One of the big worries about delivery drones is what happens if something goes wrong mid-delivery? So if the fragmentation system detects an engine failure, propellor damage, or anything else that points to the drone falling out of the sky, it can activate the self-destruct process and cause the drone to break into several, more harmless pieces. Earlier this week, Amazon was granted a patent for technology that could enable its future drones, in the event of an emergency, to self-destruct in order to protect people on the ground.
Amazon's Prime Air drone delivery service is still trying to take off, but it seems that the company might have finally quelled customer fears over the vehicle malfunctioning mid-flight.
The fragmentation controller can study the drones flight path and where it is likely to land, this is apparently done very quickly and then it works out a "fragmentation sequence".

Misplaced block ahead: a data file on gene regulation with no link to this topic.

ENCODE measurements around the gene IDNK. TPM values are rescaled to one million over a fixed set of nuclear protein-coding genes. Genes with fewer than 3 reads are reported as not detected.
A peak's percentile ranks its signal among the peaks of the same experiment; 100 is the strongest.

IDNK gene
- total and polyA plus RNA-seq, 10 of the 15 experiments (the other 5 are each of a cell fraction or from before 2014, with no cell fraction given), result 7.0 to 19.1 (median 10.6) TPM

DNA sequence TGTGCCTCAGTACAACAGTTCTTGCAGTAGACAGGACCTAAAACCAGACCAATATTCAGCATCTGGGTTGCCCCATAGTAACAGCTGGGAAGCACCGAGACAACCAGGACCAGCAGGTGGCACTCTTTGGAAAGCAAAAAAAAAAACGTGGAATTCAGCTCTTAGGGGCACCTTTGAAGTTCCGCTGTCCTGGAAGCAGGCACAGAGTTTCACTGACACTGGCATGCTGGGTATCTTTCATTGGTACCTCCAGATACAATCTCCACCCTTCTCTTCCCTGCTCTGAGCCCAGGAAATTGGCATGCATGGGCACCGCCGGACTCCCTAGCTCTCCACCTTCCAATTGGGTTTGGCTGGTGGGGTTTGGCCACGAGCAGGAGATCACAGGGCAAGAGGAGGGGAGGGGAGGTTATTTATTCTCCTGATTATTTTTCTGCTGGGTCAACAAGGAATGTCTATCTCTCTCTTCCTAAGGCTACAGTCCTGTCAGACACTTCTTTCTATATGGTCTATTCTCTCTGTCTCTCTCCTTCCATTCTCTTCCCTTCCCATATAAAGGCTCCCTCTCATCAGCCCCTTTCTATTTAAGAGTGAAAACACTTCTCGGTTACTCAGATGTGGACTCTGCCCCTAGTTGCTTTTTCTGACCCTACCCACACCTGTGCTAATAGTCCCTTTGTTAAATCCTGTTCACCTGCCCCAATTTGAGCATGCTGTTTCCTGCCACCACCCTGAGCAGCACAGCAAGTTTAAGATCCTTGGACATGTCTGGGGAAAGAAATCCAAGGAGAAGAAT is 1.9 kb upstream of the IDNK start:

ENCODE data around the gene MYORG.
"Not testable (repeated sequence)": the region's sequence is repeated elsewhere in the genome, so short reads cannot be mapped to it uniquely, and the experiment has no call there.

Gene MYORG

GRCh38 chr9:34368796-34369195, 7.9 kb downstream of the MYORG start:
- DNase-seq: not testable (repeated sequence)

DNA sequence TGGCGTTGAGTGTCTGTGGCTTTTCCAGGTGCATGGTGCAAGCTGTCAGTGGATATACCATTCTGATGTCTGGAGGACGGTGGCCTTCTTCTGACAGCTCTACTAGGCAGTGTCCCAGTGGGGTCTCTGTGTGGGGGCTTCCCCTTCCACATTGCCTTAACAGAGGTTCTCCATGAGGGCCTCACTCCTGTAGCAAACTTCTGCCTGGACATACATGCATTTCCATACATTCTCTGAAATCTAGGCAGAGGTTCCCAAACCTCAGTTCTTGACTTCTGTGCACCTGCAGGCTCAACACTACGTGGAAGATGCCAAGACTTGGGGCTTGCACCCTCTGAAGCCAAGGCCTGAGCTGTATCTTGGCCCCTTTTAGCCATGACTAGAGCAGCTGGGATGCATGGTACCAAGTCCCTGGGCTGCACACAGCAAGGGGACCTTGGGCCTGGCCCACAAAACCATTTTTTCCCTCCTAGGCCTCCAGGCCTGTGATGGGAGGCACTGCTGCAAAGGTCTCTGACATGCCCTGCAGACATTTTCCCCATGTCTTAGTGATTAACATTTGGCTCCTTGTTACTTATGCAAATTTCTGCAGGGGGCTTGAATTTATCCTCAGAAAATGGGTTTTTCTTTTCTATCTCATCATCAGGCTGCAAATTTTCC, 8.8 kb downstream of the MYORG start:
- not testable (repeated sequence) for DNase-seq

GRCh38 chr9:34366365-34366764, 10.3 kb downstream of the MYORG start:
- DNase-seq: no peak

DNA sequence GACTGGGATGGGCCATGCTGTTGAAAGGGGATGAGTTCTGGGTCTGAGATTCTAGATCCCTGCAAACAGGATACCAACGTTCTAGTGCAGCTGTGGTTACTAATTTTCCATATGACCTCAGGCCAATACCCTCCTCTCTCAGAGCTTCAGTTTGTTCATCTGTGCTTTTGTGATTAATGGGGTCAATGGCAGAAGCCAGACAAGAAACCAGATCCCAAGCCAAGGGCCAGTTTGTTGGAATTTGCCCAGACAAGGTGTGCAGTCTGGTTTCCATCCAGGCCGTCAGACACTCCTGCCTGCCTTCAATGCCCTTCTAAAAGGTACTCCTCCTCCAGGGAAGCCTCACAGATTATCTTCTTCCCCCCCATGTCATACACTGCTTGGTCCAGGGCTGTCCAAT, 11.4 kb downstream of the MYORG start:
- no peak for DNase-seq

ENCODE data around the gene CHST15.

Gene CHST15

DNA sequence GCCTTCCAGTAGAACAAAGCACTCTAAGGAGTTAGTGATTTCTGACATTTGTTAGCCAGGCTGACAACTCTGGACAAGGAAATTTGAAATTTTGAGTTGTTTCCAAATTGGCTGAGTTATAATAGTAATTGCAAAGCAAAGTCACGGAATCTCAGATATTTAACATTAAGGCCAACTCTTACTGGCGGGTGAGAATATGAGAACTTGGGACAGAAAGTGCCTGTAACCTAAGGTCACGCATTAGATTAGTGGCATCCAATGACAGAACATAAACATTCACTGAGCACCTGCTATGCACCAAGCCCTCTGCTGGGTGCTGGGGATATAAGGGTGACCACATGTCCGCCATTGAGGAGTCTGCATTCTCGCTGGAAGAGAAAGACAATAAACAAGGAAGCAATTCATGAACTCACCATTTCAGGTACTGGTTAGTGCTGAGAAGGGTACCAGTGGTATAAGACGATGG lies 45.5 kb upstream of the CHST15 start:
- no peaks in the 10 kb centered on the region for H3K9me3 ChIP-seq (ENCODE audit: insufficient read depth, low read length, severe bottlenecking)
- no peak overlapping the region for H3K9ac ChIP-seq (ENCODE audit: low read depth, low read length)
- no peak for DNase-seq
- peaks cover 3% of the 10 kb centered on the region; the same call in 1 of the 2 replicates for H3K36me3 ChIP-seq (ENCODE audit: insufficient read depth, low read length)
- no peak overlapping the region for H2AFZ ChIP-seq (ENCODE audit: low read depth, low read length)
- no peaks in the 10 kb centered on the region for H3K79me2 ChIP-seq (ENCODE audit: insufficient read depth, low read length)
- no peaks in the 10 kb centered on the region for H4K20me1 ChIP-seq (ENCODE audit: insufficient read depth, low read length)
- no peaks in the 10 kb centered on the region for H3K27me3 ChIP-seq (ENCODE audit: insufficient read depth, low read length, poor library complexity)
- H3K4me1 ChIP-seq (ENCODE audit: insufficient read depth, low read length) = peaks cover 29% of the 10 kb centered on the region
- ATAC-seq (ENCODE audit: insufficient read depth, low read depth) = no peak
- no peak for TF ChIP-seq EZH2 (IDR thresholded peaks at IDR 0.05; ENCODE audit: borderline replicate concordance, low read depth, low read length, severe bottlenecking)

It sounds counter-intuitive as a safety protocol, but if a drone is going to crash anyway, it's better that it hits the ground in small chunks, rather than as bigger, heavier intact aircraft.
Despite Amazon being granted the patents, it doesn't mean that Amazon will actually implement a self-destructing mechanism on their drones, however, it'd probably be a good idea seeing as a fully built drone could be deadly if it clonks someone on the head.
Or, if you want to use the more technical term, "directed fragmentation of an unmanned aerial vehicle". "In doing so, the weight, speed, air drag coefficient, and other factors related to the UAV can be altered".
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